• Mortgage rates have been on the rise since breaking the 4.0 percent barrier in January. The 30-year, fixed-mortgage interest rates averaged 4.59 percent in May, up from 4.47 percent in April and from 4.01 percent in May 2017, according to Freddie Mac. The five-year, adjustable mortgage interest rate also perked higher in May to an average of 3.79 percent from 3.66 percent in April and from 3.12 percent in May 2017.
In other recent real estate and economic news according to news reports:
  • According to CoreLogic, an Orange County-based real estate information service, the median price of a home in San Diego County rose by 7.6 percent in May, compared with the same month a year earlier. The median price of a San Diego County home was $570,000 in May 2018, up from $529,750 in May 2017. A total of 4,004 homes were sold in May in the county, down 3.6 percent from 4,155 during the same month the previous year. The trend in Southern California, says the real estate tracker company, is declining sales as prices reach new records. “With inventory tight and affordability worsening, the number of Southern California homes sold has fallen on a year-over-year basis during three of the last five months,” said Andrew LePage, research analyst with CoreLogic. “Total sales during the first five months of this year fell about 2 percent from the same period last year, reflecting limited inventory particularly in more affordable price ranges.”
  • A recent report by the S&P CoreLogic Case-Shiller Indices said San Diego County home prices in March increased 7.7 percent from a year ago, outpacing most of the country. Nationally, home prices had increased 6.5 percent over 12 months. Seattle had the biggest increase of 13 percent in the 20-city index. Prices were up across California. San Francisco prices went up 11.3 percent in the same time period and Los Angeles prices increased 8.1 percent. For April, the report said that San Diego home prices were 7.8 percent higher over the past year.  
  • San Diego County’s unemployment rate is the lowest since January 2000. It was 2.9 percent in May, unchanged from a revised 2.9 percent in April 2018, and below the year-ago estimate of 3.7 percent, the California Employment Development Department (EDD) recently reported. This compares with an unadjusted unemployment rate of 3.7 percent for California and 3.6 percent for the nation during the same period.
  • Americans’ household income is the highest ever. An average American home has never seen better income as the economy continues to break records. The median household income reached $61,483 in April, according to an estimate by Sentier Research based on monthly Census Bureau survey data. It’s the highest estimate by Sentier since it started providing monthly data in 2000, and also higher than any of the yearly Census Bureau estimates that reach back to 1967. American household incomes were decimated following the 2008 recession and continued to sink until 2011. Only then did wages start to recover. In recent months, however, the numbers have started to break new grounds. The economy has broken several records over the past months, such as the most job openings in one month, 6.55 million in March. That means there were almost as many job openings as the number of people unemployed. Unemployment fell to 3.9 percent in April. The only time it has ever dropped so low since the 1969 recession was in April 2000, and only for one month. Black and Hispanic unemployment rates have also fallen to the lowest levels in recorded history, and among women, the unemployment rate has decreased to the lowest since the 1950s.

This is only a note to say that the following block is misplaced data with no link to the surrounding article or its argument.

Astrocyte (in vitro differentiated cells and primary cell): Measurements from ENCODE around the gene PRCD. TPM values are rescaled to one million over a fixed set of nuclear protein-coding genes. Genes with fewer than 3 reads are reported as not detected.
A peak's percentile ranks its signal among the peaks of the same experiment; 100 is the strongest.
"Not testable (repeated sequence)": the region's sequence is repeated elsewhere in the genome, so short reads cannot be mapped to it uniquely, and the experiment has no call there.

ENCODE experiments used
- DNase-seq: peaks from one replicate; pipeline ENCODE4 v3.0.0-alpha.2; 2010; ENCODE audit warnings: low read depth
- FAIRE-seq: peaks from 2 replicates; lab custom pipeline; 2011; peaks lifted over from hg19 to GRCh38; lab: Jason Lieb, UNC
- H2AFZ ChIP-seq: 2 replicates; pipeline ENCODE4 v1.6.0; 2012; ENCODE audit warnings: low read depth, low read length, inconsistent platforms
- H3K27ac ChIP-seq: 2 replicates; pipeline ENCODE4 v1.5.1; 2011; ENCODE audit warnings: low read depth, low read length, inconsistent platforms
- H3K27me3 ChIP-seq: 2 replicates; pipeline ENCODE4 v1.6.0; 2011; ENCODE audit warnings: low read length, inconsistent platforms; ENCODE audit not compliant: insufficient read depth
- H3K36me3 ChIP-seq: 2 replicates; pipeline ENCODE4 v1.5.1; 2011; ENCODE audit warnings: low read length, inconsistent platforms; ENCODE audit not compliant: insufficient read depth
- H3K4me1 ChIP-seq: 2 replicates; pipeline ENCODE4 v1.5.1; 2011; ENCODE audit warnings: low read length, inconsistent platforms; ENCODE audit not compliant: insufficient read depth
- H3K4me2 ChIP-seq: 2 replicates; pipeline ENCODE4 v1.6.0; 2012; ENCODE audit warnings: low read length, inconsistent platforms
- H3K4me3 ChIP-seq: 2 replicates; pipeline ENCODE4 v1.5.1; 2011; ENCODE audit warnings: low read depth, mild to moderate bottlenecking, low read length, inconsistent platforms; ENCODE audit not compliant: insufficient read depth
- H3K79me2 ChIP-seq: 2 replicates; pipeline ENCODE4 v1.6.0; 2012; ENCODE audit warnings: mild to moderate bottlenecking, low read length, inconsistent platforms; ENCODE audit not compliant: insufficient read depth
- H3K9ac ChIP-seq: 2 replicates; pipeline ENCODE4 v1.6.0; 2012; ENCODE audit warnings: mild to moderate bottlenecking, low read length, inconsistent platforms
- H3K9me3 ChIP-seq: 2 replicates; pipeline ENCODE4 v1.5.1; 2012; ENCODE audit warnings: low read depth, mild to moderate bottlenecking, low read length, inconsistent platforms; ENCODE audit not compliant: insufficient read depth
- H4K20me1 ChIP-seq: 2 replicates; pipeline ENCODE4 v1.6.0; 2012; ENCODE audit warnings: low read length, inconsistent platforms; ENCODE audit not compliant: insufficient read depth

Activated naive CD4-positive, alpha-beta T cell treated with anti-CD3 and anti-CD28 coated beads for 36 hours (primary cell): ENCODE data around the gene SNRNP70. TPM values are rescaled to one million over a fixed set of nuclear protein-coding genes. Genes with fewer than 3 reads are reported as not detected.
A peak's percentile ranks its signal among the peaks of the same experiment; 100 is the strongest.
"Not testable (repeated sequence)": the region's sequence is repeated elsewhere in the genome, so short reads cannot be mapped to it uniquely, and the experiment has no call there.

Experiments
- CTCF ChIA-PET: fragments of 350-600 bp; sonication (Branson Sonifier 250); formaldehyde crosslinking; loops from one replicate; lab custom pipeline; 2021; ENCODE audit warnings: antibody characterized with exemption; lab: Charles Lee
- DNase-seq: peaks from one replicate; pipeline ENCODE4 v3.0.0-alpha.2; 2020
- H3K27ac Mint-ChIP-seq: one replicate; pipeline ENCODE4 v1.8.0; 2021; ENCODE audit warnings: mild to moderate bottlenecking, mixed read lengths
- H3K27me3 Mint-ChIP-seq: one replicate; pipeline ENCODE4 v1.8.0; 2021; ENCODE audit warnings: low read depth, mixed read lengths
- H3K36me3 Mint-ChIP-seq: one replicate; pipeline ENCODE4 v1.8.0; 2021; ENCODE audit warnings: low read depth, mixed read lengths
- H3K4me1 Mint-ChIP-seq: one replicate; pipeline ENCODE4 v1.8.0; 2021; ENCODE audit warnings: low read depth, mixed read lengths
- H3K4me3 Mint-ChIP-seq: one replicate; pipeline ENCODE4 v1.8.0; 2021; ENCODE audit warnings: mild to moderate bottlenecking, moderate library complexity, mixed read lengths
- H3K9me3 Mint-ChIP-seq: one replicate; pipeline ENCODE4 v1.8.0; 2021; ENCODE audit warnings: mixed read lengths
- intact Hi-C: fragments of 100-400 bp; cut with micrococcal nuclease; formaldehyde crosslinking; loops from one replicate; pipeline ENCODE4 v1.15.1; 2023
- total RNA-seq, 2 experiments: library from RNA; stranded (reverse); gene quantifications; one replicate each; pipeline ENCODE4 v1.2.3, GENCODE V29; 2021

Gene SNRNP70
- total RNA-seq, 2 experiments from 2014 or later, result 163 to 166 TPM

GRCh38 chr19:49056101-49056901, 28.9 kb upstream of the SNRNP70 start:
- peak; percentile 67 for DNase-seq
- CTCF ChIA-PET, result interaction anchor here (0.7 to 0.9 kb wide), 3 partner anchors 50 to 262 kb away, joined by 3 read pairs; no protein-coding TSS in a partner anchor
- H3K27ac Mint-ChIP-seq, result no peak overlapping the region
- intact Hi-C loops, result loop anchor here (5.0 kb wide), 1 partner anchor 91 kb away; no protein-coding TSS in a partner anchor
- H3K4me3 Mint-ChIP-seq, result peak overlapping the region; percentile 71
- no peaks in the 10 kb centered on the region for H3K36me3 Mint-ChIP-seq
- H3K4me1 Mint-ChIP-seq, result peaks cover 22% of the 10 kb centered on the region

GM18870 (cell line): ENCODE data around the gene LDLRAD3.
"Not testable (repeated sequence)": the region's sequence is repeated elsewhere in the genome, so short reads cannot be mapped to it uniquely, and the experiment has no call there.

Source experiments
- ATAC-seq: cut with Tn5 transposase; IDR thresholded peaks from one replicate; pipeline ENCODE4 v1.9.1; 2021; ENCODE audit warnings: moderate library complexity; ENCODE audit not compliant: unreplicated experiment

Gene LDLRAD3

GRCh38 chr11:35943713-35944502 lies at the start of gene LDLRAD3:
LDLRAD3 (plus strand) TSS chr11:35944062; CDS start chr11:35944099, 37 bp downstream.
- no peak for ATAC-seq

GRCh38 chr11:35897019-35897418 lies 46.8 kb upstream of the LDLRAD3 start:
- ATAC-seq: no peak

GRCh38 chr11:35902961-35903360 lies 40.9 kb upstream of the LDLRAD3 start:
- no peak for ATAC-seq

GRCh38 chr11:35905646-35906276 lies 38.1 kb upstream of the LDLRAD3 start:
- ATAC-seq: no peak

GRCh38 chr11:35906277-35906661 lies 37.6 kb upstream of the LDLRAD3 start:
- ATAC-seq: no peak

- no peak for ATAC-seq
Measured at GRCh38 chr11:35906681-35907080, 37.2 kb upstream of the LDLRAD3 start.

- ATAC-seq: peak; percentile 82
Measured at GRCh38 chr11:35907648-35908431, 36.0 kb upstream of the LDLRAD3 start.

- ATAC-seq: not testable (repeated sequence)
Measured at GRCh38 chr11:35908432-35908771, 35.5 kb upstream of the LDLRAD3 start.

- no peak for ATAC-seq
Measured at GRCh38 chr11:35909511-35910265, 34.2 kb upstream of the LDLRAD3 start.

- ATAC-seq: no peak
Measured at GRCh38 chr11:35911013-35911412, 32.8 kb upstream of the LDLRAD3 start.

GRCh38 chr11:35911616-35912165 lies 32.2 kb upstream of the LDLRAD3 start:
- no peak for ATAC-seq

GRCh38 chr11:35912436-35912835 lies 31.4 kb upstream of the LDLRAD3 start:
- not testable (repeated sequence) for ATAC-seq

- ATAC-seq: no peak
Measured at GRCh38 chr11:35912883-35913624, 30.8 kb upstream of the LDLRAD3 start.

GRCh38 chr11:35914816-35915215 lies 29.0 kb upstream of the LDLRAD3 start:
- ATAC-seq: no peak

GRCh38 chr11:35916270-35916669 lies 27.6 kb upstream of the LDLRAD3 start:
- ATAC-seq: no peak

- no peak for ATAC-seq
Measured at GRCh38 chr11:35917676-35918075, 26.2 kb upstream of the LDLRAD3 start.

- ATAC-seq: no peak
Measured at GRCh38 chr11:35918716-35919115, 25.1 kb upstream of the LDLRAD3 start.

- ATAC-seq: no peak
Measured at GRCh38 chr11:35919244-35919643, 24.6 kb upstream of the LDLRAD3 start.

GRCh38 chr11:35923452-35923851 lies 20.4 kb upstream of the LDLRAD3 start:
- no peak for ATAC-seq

• Less than 10 percent of homeowners are underwater on their mortgages. More than a decade after the housing market collapsed, the recovery has passed another milestone. The share of homeowners who owe more than the value of their home is 9.1 percent, falling below 10 percent for the first time since the housing market fell, according to Zillow’s 2017 Q4 Negative Equity Report. The typical U.S. home lost more than a quarter of its value when the market crashed, sending millions of homeowners into negative equity when their homes’ values were lower than the balances on their mortgages. Now, though, national home values are higher than ever.
  • Household wealth topped $100 trillion for the first time in the first quarter, according to the Federal Research. Thanks to rising house prices, the net worth of households and nonprofits rose to $100.77 trillion from $99.74 trillion, offsetting the impact of a decline in the stock market. Household debt rose at an annual rate of 3.3 percent staying in the range it’s been for the last few years. Business debt grew by 4.4 percent for the second straight quarter. Corporate cash holdings rose to $2.66 trillion from $2.59 trillion. The gains in the housing market, at a time of an improving jobs market, have put households in a better financial position than they have been for some time. Their net worth to disposable income at 682.6 percent is near the highest level in history, while debt service payments as a percentage of household income are way below bubble-era levels.
  • Employment and payrolls will continue to grow in California over the next three years, according to the UCLA Anderson Forecast. The forecast calls for employment growth of 1.7 percent, 1.8 percent, and 0.8 percent, respectively, in 2018, 2019 and 2020, with payrolls growing at about the same rate. Homebuilding is estimated to accelerate to 140,000 units per year by the end of 2020.
  • The San Diego Association of Governments (SANDAG) has revised its number to 116,000 for the number of new housing units to be built in San Diego County over the next decade. The revision was due to the state’s Regional Housing Needs Assessment, which regional planning agencies such as SANDAG use to plan transportation and other infrastructure investments. The California Dept. of Housing and Community Development estimate that 171,000 units need to be built locally from 2021 to 2029.